The Big Farmland Bird Count is a relatively new initiative, similar to the Big Garden Bird Watch (28th – 30th January), but based on farms. The Game and Wildlife Conservation Trust (GWCT) organise it in order to track trends in farmland birds and to establish the impacts of different types of farmland management. It has been going for just four years, with the number of farms participating rising year on year.
Farmers and landowners are asked to take part on any day between the 3rd and 12th February for thirty minutes. During this time the species and number of each species seen on one particular area of the farm are recorded. Details of the habitat types and the farm management in the area are required so the results can be put into context. The MAVES area is mostly farmland; you may not be the farmer but this is a great time for you to go and birdwatch on our public footpaths. Send us your results and we will feed them back to the farmers and to the GWCT.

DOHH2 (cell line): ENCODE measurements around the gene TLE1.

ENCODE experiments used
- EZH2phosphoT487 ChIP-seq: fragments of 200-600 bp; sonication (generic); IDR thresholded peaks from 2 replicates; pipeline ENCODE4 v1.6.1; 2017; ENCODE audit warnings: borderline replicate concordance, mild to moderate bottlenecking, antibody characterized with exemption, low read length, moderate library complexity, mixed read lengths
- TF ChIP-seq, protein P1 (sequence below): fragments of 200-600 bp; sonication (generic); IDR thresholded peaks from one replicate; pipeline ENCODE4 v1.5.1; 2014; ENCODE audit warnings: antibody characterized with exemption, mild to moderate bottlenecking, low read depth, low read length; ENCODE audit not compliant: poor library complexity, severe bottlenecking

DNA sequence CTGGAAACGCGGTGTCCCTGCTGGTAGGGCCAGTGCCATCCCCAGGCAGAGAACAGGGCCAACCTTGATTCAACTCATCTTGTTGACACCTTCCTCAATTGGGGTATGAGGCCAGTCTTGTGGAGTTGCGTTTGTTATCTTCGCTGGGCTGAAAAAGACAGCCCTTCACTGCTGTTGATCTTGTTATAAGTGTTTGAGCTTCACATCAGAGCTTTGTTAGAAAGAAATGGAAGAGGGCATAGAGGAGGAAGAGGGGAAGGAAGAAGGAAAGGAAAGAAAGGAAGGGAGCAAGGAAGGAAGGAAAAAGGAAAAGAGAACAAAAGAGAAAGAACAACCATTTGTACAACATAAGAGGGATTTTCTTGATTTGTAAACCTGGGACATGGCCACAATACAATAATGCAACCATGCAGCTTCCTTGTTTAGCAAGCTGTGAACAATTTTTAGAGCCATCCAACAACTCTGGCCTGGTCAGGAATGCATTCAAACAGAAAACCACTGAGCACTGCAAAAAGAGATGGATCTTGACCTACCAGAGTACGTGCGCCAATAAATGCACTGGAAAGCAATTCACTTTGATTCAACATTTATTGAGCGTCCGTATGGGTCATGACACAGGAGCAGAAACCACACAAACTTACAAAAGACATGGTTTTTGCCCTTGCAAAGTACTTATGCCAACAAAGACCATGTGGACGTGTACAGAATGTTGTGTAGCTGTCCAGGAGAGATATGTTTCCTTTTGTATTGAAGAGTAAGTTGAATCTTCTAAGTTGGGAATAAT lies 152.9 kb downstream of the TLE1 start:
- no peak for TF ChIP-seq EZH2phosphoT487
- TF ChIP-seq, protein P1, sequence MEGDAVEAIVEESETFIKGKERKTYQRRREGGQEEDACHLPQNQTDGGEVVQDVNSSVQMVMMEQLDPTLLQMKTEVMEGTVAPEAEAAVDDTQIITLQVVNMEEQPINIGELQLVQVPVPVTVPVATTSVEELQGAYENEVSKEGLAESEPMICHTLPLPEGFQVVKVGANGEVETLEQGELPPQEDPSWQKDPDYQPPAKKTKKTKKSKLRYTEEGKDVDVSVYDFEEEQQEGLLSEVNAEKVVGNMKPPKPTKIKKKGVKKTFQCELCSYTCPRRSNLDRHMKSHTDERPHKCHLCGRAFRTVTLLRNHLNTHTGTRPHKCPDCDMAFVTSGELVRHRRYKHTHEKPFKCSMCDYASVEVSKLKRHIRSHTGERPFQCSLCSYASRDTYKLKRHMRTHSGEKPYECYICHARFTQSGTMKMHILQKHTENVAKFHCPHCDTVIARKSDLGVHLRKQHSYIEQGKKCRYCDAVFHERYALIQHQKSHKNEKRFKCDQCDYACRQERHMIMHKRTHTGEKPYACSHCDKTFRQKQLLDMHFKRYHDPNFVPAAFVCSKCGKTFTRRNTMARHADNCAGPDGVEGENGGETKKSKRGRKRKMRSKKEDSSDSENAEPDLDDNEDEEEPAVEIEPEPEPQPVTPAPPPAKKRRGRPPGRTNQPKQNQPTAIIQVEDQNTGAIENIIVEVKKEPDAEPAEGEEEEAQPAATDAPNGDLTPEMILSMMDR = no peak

In 2016 over 970 farmers took part and recorded 130 species across 900,000 acres. Blackbirds chirped in at number 1 with Woodpigeons flapping in at number 2 and the cheery little Robin hopping along at number 3. A total of 25 species on the Red List were also recorded. (The Red List is not a good list, for it is reserved for birds that are globally threatened or that have suffered a 50 % reduction in breeding range or breeding population in the last 25 years.) Moreover, 5 Red List species were in the top 25 of all the birds recorded – Fieldfares, House Sparrows, Starlings, Yellowhammers and Song Thrushes.
Fieldfares are frequently seen in the wintry fields of the Mid Arun Valley, sometimes forming loose flocks of a hundred birds or more with other species including Starlings, all busily preoccupied probing about for tasty invertebrates. Yellowhammers and House Sparrows are more partial to seeds, and so they can be seen in stubble fields or feeding on wild bird seed mixtures. Song Thrushes love to probe about for worms, though when the ground is frozen they search crevices for snails instead and cleverly use an anvil, such as a rock, to smash the shell. Unfortunately, the Number 1 rated Blackbird waits in the wings, and will often attempt to steal this juicy meal once removed from its packaging!
‘But I’m not sure how to tell the difference between a Mistle Thrush and a Song Thrush or a Yellowhammer and a Cirl Bunting’ I hear you cry! Don’t panic Mr Mainwaring, for the GWCT has a handy identification guide to download and use. There’s just no excuse, so wrap up warm, grab the binoculars, and get counting!